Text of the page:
Malcolm is the Head of a Corporate Giving program. He is smart and highly articulate. Loves language and uses it with laser agility. Better yet, Malcolm speaks with great passion about the mission of his business. And why wouldn’t he? He gets to support great causes for a living!

Malcolm is, in many ways, the ultimate High-Potential Rockstar.

I listen to Malcolm talk – and I want to retreat.

His smarts overwhelm me. His brilliance feels like an assault. There is little room for me to breathe.

My bosses all tell me I should speak at a 4th-grade level, Malcolm confesses to me sheepishly.

I cringe a little when I hear that sort of guidance. Don’t ever dumb down your brilliance, please. Don’t reduce complexity by becoming overly simplistic.

And yet, I understand Malcolm’s superiors. Our job is to have communication impact when we speak.

Malcolm has diminished impact. The brilliance of his ideas and strategic thinking is in battle with his delivery style.

And poor delivery will kill a great idea. Every time.

The single biggest problem in communication is the illusion that it has taken place.

George Bernard Shaw

Over the last 3 months, I have had the pleasure of coaching a slew of early-career Rockstars. I usually coach CEOs and very seasoned C-Suite leaders. It has been great fun for me to coach future-generation leaders.

As different as each person is from the next, here’s a common thread I see: There is a tendency to over-talk. Speak without having a clear sense of where a comment is going. Not knowing when to stop.

A tendency, quite simply, to fall into a stream of over-communication.

A year ago Gartner, the world’s preeminent advisory company for global executives, published its annual communications advice for the upcoming year. (Gartner, Top Communication Challenges for 2020, 12/3/19) A Top-3 concern was reducing communication overwhelm. 94% of the respondents in Gartner’s research stated that they habitually feel overwhelmed by the information they receive.

Staggering, right?

Do you want to make sure that YOU don’t overwhelm others with your verbal communications? Do you want your personal communication impact to last?

Here are 4 simple speaking adjustments that will elevate your personal impact by 50%. Instantly. These are the Basics. Working with my early-career Rockstars reminds me of just how powerful these Basics are.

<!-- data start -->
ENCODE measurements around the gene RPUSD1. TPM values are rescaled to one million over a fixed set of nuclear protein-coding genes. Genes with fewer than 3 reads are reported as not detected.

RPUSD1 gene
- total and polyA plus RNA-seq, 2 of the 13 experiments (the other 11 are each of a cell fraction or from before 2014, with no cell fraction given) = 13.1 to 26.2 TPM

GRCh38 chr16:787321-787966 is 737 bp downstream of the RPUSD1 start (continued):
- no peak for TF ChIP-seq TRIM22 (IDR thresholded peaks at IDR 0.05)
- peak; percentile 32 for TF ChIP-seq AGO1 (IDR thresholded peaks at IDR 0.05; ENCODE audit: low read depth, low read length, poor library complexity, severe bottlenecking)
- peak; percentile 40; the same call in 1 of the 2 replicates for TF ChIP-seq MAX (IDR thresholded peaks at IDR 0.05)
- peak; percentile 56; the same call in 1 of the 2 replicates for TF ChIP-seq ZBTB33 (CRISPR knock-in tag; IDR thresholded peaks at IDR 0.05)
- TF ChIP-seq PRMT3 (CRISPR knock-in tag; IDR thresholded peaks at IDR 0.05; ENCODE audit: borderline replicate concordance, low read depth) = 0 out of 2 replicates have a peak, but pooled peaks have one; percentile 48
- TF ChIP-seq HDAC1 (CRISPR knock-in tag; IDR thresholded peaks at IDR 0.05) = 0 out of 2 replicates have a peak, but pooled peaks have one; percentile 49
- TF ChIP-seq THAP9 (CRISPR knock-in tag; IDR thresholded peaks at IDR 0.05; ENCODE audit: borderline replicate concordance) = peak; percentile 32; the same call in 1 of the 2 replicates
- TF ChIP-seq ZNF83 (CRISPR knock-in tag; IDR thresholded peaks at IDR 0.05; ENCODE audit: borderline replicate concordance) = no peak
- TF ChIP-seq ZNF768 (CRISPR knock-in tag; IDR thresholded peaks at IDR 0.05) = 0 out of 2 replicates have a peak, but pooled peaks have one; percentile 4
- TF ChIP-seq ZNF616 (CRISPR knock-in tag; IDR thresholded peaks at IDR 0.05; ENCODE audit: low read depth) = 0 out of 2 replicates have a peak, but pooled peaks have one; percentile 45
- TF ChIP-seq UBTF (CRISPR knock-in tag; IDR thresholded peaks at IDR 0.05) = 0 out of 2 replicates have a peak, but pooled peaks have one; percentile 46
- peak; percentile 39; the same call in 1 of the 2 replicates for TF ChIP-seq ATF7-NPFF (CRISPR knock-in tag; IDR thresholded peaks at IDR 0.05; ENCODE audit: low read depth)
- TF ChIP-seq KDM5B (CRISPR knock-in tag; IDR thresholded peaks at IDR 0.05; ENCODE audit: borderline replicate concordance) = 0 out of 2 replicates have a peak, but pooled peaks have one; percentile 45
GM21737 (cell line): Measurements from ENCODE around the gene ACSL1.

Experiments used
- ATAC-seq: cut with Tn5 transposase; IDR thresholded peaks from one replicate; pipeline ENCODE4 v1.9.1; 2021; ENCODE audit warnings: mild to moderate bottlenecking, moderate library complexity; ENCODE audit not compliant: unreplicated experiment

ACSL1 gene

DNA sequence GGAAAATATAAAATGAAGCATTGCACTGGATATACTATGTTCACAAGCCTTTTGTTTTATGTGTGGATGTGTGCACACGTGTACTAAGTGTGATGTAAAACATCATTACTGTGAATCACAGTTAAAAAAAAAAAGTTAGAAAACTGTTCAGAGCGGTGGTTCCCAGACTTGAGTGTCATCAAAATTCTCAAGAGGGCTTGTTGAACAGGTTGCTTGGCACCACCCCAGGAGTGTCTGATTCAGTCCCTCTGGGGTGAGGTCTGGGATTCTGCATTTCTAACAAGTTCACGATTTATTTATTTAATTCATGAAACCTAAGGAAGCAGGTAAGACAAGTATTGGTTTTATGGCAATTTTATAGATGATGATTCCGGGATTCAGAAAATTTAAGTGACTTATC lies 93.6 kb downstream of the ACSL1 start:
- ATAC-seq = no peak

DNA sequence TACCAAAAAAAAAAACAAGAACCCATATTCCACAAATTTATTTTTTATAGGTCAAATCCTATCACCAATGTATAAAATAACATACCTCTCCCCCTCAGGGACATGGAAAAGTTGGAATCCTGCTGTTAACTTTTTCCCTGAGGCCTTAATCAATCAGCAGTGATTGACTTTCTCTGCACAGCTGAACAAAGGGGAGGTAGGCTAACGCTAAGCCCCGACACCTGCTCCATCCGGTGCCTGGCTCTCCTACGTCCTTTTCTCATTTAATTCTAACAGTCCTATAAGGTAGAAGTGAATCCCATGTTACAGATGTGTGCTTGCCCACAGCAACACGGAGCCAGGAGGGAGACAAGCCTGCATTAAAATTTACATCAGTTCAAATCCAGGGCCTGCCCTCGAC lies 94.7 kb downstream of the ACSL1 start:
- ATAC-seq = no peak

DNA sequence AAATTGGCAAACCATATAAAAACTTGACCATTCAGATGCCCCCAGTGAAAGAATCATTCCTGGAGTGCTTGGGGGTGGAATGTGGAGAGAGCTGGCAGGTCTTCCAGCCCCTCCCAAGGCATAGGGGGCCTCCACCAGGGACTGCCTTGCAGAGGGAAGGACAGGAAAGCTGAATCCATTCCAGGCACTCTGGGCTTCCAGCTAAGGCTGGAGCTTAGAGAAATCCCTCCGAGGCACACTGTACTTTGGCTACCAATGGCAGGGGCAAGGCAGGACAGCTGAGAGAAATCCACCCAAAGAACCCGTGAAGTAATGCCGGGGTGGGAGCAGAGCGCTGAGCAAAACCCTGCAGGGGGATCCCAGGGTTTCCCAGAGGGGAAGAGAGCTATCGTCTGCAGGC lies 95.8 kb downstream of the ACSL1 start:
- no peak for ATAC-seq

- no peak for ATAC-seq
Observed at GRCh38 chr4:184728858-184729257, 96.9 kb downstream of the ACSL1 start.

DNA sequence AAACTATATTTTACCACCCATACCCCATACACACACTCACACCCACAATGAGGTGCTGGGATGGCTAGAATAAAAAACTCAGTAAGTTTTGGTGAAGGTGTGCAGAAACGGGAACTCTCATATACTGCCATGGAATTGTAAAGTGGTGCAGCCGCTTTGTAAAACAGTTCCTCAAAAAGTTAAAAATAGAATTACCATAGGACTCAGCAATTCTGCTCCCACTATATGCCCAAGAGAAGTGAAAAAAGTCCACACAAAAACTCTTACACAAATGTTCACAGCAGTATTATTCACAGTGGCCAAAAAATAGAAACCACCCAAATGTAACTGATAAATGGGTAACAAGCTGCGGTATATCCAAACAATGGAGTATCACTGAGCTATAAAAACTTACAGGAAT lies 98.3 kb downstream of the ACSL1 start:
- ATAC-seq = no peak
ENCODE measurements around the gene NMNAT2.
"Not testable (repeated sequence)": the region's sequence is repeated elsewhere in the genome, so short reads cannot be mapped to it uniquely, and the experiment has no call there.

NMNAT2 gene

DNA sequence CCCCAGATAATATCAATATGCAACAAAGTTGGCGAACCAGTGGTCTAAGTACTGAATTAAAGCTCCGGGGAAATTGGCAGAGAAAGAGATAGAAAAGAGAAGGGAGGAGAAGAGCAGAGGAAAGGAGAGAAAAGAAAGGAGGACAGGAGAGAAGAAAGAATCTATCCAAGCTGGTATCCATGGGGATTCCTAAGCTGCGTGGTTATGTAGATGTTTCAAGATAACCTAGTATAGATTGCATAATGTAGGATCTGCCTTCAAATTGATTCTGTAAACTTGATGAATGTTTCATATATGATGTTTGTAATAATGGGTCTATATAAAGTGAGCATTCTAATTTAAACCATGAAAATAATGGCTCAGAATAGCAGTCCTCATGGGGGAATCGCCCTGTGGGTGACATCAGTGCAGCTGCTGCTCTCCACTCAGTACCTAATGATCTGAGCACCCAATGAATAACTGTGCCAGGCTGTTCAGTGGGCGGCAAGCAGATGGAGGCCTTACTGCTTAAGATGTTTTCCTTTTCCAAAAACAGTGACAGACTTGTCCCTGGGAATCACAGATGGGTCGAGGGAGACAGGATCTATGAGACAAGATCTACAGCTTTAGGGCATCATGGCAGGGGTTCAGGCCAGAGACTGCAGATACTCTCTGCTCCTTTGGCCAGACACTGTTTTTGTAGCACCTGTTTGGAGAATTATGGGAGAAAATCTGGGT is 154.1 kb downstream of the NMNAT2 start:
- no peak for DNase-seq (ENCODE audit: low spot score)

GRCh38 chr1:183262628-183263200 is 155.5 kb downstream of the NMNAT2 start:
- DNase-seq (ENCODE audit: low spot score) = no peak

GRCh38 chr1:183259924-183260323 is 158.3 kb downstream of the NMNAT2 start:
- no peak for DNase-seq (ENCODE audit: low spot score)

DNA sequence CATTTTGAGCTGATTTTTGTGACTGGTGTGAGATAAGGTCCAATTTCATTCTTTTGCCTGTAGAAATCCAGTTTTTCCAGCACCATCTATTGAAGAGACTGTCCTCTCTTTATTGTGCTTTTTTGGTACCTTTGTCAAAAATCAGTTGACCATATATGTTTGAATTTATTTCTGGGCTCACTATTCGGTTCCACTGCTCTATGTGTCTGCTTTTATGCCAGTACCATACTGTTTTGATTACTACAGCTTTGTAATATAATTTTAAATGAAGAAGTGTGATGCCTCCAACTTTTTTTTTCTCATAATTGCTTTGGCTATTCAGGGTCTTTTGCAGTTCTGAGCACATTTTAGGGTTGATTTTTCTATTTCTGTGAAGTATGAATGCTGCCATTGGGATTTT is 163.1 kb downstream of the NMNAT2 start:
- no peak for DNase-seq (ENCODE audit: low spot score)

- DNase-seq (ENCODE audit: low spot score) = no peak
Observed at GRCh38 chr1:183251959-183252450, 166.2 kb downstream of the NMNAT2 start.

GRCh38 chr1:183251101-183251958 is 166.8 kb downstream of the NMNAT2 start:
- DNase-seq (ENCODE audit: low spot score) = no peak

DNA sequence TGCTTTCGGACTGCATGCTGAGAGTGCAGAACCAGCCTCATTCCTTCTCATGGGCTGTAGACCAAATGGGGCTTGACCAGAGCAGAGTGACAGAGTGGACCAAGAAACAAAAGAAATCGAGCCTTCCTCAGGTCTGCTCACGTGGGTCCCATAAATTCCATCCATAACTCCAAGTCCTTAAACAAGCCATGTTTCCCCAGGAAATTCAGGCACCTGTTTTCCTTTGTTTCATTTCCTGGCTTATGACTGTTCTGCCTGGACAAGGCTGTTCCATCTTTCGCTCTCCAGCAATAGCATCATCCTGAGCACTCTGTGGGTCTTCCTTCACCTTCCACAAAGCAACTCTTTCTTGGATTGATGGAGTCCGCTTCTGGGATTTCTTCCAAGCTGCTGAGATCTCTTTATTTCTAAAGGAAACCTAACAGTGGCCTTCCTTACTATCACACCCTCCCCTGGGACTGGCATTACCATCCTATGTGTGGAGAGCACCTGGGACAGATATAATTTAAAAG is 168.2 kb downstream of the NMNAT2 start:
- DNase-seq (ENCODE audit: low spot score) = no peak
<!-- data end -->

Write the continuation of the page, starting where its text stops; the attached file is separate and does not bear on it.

4 Basics That Instantly Lift Your Personal Communication Impact

1. Keep your sentences short.

Stick to one idea per sentence. Have lots of ideas? Awesome. Start a new sentence for every new idea or message. Run-on sentences are horrid in written documents. They’re an even stronger impact-killer in verbal communication. A period and a pause are wonderful things – they bring your message into focus.

Tip: The longer your sentences are, the more your main message gets hidden, and the harder I have to work to gleam your message. Don’t make me work that hard!

2. Stop at the end of a sentence.

Your pause lets me know that a thought is complete. It gives me a moment to absorb your idea. And it allows me to tune into what you’re about to say next. If you don’t pause for 3 sentences in a row, I have already tuned you out – you are simply blabbering!

Tip: Even when you keep your sentences short AND do not pause, you are depriving me of the chance to absorb the meaning of what you just said. Allow your message to settle in the pause.

Poor delivery will kill a great idea. Every time.”

Achim Nowak

3. Drop your voice on the last word.

Upspeak is the nasty habit of raising your voice at the end of a sentence – even though you’re not asking a question. No upspeak please unless you truly ARE asking a question. When your inflection goes down on the final word, I get a sense that you mean what you say and that what you say matters.

And while you’re at it, avoid vocal fry, as well. Vocal fry describes the habit of drawing out ends of words and sentences with a low, creaky voice. Upspeak and vocal fry can come across as uncertainty and lack of conviction. I’m making a point – but I’m not sure I fully believe it! I’m making a point – but please go ahead and approve it for me!

Tip: Practice the power of a declarative ending. Drop the voice. It reassures me that I can trust you.

4. Slow down, please.

In case of doubt, speak slower than your instinct wants you to. We often conflate a quick pace and enthusiasm. Expressed enthusiasm is almost always a wonderful thing. Couple it with a rapid-fire pace, however, and you run the risk of becoming the person that rattles on and on. Observe folks who are comfortable with their sense of personal power. They claim the moment. They take their time. They don’t rush.

Tip: Do you wish to project confidence and authority? Speaking really quickly does the opposite. Claim the moment when you speak, Slow down.

Julie talks too much. You’ve likely said that about Julie or the Steves, the Ellens and Julios in your world. You’ve also likely said it with a bit of disdain and frustration.

Chances are, Julie doesn’t mean to talk too much. Julie DOES wish to have impact.

Don’t be Julie. Make the 4 simple adjustments outlined above.

Here’s what these simple adjustments will do for you. They bring you into focus. They allow me to hear your message clearly. And even when you don’t feel very authoritative inside, these adjustments help you project a sense that you are.

4 little adjustments. 50%. The impact is that dramatic.